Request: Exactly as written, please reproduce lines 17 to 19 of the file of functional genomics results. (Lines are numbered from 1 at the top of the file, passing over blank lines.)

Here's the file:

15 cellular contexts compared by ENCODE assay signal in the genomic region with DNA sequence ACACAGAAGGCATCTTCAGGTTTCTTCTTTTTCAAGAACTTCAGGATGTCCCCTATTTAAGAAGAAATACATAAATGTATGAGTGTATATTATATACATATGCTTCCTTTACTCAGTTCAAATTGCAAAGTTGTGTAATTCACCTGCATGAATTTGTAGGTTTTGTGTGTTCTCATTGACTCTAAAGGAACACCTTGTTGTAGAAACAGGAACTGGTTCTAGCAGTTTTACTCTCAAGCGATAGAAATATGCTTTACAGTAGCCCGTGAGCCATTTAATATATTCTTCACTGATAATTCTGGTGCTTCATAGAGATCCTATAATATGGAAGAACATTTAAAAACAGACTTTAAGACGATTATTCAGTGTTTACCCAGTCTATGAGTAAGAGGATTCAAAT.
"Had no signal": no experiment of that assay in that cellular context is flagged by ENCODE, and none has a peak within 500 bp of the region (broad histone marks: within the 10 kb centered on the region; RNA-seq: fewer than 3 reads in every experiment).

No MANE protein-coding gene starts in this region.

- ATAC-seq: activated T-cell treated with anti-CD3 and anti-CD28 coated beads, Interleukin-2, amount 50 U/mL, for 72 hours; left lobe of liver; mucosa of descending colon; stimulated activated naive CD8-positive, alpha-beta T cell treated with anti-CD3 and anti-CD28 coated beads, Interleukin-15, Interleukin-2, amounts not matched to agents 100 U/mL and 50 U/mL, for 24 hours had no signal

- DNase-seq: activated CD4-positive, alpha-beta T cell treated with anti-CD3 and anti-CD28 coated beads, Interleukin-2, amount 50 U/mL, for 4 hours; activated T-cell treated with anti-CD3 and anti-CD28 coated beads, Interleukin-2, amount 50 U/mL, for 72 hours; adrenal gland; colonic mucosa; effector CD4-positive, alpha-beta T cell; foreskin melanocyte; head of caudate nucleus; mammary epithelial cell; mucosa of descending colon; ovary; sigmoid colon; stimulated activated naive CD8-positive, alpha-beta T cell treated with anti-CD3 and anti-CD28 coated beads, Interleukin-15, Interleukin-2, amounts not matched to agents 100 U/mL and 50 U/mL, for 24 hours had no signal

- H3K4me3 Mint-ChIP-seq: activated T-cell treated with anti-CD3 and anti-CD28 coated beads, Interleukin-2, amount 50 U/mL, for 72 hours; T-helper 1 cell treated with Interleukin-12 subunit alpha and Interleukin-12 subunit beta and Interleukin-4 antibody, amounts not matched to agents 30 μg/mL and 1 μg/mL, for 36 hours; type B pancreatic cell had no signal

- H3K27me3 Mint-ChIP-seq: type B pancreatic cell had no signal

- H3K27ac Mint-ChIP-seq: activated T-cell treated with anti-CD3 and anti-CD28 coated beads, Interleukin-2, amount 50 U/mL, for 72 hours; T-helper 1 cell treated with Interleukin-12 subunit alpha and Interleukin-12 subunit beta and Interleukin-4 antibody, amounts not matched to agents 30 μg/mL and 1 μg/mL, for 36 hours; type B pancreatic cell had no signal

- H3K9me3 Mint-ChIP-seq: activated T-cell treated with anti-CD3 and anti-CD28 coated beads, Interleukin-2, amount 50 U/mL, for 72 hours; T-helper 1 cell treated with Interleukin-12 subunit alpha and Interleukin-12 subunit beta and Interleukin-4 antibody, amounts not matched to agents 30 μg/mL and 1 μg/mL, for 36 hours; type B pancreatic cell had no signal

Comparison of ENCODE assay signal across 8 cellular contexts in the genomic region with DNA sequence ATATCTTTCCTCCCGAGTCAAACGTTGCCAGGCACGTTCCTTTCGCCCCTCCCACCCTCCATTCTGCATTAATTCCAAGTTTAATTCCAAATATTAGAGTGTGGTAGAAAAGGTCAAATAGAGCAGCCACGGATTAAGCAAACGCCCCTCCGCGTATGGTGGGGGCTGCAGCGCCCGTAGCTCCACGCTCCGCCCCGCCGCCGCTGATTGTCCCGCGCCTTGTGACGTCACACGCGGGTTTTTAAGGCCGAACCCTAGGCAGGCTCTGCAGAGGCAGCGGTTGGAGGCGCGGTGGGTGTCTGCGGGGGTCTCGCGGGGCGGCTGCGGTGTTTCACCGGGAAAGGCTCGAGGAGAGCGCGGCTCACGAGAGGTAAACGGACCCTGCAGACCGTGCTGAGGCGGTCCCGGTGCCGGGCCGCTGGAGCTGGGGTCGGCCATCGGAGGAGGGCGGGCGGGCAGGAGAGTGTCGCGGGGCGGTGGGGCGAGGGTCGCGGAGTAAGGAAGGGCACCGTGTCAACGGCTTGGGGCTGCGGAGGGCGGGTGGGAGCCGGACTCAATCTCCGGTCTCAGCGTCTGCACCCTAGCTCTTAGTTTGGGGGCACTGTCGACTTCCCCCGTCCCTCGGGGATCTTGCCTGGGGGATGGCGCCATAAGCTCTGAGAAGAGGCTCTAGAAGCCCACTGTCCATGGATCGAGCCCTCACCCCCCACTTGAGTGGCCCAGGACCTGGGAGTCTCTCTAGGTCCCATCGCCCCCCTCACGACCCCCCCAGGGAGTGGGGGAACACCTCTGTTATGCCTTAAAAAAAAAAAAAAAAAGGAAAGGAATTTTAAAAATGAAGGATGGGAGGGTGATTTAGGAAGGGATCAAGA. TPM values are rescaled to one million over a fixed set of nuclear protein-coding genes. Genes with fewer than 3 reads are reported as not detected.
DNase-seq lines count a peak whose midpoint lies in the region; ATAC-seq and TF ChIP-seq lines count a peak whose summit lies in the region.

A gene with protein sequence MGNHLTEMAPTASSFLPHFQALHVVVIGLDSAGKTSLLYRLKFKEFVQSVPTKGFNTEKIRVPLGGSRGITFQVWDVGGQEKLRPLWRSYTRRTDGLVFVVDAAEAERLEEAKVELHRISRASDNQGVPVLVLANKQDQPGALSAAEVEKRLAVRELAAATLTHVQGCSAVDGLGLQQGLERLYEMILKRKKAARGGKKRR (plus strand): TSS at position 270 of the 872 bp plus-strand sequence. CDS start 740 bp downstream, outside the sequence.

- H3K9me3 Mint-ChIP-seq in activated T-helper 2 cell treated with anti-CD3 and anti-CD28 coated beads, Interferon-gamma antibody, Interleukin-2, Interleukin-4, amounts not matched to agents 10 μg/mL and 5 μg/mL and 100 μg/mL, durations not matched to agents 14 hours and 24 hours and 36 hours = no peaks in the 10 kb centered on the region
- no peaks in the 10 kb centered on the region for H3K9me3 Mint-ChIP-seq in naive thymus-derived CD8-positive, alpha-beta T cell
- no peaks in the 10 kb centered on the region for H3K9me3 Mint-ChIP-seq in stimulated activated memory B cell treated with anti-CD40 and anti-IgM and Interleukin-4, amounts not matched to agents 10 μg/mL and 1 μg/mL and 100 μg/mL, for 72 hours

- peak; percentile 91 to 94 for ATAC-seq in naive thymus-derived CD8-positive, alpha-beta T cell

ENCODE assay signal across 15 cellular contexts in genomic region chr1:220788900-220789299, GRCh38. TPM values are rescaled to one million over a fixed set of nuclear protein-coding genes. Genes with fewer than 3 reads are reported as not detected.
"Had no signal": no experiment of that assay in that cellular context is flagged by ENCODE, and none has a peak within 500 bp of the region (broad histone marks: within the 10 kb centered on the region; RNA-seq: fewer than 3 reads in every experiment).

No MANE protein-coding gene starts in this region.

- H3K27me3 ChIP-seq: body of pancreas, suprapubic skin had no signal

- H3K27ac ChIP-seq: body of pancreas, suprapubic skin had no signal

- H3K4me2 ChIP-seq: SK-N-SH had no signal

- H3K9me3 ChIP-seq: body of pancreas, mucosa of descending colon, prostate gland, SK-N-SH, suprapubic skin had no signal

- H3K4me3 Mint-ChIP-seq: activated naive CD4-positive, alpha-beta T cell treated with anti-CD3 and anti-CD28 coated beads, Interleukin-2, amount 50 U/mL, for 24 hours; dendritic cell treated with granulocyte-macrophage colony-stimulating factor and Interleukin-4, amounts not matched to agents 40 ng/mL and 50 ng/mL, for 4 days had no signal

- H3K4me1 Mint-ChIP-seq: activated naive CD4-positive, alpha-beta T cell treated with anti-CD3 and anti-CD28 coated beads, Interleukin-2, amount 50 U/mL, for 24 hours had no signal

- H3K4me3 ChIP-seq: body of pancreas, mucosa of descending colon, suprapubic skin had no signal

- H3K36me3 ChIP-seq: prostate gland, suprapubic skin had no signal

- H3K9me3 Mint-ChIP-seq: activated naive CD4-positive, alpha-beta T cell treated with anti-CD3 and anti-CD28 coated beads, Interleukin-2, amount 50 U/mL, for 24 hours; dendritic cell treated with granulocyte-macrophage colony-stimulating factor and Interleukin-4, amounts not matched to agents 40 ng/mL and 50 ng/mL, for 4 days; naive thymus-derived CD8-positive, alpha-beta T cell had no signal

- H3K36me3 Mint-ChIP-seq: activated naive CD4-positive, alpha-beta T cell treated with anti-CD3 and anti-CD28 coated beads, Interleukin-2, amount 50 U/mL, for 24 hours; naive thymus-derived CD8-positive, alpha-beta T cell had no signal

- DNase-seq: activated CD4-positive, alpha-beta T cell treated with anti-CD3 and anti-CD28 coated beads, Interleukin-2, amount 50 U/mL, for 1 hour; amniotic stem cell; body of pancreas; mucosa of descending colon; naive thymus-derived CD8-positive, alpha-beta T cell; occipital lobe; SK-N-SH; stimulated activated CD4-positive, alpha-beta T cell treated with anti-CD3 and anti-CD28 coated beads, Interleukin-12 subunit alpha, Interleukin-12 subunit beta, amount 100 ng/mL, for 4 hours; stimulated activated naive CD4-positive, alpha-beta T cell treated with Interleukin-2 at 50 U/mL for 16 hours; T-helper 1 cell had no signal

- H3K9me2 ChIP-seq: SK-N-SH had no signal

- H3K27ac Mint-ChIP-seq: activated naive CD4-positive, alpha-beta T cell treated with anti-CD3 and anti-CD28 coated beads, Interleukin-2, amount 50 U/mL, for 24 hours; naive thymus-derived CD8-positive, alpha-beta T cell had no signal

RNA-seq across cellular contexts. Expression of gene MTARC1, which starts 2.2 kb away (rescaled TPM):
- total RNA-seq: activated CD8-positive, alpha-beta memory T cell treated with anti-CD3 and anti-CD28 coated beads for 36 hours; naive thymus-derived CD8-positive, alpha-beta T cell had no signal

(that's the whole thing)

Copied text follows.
ENCODE assay signal across 15 cellular contexts in genomic region chr1:220788900-220789299, GRCh38. TPM values are rescaled to one million over a fixed set of nuclear protein-coding genes. Genes with fewer than 3 reads are reported as not detected.
"Had no signal": no experiment of that assay in that cellular context is flagged by ENCODE, and none has a peak within 500 bp of the region (broad histone marks: within the 10 kb centered on the region; RNA-seq: fewer than 3 reads in every experiment).

No MANE protein-coding gene starts in this region.